Nappy Rash : And How To Solve it – Infographic | BestBabyCares
Hi, I'm Joe from KitsToys.co.uk - a website I created to help new dads. When my baby arrived, I was a total newbie - I'd never dealt with babies before, never changed a nappy, never anything! It was like a whole new world.
Having a little human to look after is quite a responsibility. There is always the fear of something going badly wrong, in the back of your mind. Of course, it's unlikely. But all the more likely are the routine things that you have to deal with = stuff you can't ignore, but may not be sure how to deal with.
One of these things is nappy rash - I had heard the term plenty in my life. But what IS it? What causes it?
Nappy rash - what is it?
Nappy rash is a term that is often used as a sort of catch-all for any rash in the nappy area. Sweat rash, thrush, a reaction to something in your detergent.
However, nappy rash is most often caused by a reaction to the chemicals produced when urine and poo react and break down. The bacteria in the baby's poo cause the urine to break down into ammonia - which is caustic. This irritates baby's sensitive skin, causing redness and sores.
It can get pretty bad, even leaving open, weeping sores if left untreated. Hopefully, having read this article, you'll have the wherewithal to catch it early before it gets worse, and treat it accordingly!
How to treat nappy rash
As I mentioned above, nappy rash is caused by a combination of two factors - found in dirty nappies. That should give you a clue as to how to treat nappy rash in the first instance.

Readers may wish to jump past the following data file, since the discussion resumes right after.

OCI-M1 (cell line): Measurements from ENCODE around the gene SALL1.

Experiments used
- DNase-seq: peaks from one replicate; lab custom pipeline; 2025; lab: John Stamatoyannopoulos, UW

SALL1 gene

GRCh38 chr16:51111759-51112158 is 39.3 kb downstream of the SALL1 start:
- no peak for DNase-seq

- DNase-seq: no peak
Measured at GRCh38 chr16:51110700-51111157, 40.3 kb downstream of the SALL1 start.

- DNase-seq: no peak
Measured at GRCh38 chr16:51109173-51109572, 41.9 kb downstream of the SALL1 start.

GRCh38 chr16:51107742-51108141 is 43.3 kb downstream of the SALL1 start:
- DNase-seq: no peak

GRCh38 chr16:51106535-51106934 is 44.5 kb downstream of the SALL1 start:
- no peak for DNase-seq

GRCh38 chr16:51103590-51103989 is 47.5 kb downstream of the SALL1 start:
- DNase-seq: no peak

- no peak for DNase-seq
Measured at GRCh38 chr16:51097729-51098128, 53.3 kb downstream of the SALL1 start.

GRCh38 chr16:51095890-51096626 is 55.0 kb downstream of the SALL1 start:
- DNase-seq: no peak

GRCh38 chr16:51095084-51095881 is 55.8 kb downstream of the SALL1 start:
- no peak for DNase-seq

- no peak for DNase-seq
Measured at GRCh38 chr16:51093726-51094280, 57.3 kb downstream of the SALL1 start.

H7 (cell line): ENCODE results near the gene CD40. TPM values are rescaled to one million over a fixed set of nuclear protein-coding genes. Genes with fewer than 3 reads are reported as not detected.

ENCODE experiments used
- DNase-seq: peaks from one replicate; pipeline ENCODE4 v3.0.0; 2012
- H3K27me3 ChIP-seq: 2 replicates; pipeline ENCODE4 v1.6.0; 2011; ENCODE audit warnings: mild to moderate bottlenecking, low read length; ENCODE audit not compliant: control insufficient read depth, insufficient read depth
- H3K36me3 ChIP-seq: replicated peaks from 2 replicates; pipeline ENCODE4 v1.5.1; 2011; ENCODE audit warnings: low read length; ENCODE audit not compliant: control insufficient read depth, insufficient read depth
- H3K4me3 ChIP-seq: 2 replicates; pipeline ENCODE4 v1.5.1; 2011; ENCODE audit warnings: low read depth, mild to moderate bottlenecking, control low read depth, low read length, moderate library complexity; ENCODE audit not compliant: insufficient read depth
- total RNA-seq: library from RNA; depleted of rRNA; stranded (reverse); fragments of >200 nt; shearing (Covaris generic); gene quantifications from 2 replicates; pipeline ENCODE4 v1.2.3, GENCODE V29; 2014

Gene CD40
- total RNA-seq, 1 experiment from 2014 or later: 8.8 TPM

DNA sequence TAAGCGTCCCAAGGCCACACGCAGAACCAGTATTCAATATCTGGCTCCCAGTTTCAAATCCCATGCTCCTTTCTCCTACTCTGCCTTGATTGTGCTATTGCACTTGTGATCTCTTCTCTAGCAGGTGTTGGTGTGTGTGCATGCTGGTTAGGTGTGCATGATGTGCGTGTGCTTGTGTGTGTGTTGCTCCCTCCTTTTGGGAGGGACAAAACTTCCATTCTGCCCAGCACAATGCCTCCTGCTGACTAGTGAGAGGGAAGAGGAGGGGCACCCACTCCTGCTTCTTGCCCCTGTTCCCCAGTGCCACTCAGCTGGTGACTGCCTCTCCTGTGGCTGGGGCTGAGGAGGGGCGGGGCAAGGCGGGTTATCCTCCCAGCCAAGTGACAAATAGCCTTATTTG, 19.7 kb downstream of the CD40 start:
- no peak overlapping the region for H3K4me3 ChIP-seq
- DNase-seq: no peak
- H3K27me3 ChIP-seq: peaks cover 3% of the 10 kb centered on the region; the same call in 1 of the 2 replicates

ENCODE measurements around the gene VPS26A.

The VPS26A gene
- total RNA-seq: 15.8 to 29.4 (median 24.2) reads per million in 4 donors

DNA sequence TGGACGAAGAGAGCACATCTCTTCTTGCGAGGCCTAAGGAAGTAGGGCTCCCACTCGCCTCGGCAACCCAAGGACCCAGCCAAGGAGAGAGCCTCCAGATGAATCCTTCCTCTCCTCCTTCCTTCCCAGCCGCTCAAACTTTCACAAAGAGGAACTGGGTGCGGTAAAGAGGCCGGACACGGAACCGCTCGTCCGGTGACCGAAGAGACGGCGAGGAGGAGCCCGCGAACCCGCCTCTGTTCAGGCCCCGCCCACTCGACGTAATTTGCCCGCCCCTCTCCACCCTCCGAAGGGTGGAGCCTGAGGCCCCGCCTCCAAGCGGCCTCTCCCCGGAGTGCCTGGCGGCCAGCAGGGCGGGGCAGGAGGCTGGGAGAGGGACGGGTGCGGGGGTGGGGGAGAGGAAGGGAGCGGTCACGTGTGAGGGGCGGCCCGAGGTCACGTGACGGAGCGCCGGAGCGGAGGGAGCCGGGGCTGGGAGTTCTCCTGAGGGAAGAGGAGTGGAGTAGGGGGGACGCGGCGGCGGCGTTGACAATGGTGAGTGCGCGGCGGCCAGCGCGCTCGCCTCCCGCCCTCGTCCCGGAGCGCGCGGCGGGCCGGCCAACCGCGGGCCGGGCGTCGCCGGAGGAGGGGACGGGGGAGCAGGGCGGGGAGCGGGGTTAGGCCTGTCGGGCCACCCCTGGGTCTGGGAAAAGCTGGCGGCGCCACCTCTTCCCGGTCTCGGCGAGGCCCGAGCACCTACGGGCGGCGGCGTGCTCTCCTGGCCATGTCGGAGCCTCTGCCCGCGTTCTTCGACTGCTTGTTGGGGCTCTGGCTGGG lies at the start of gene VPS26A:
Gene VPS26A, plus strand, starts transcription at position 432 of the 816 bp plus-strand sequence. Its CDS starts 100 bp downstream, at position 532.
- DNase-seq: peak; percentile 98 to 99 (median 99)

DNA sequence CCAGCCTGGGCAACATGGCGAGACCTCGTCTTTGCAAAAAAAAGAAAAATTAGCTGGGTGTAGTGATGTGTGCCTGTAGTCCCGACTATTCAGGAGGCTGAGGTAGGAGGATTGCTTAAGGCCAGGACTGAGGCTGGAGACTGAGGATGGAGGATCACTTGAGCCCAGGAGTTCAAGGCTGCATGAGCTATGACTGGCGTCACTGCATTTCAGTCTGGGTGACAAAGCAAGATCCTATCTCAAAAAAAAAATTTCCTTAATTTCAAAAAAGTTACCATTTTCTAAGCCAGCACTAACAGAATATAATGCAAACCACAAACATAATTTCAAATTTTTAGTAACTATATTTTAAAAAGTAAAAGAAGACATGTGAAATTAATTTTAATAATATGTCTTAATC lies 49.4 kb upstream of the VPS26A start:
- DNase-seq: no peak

1 - Change frequently. This means don't allow baby to sit in a soiled diaper for too long. While nappy rash is healing, you may need to change every couple of hours or more regularly still.
2 - Wipe thoroughly. You can give a decent clean with only water, but you may need to use a mild soap or baby oil to remove soiling. Using water only will ensure that you don't further irritate the skin.
3 - Use a barrier cream. If the nappy rash doesn't improve (and a mild case will usually improve within a day or two) then you may need to use a barrier cream. This prevents the nasties in the diaper from reaching the skin so quickly. If you use cloth diapers, make sure to use a cloth diaper-safe cream.
This should be all you need for a mild case of diaper rash. But if it is severe (open sores is severe, for sure) then you should probably see your doctor. He may recommend a treatment or cream and may suggest anti-biotics if it is serious. Naturally, having open wounds in a nappy with frequent exposure to poo can lead to infection.
Another thing to bear in mind is the possibility that your baby may have thrush - thrush will probably present as a bright red rash and may not be confined to the nappy area. It will also be much more sore for baby, and they will no doubt let you know about it.
If you suspect thrush, you should see your doctor again - and any cloth diapers, muslin squares, night clothes and so on should be washed on a hot wash to destroy the fungus which causes the infection.
I hope this has answered any questions you may have about nappy rash - my post on the subject is here. You may also like to see this infographic I made which sums up all I have said quite neatly.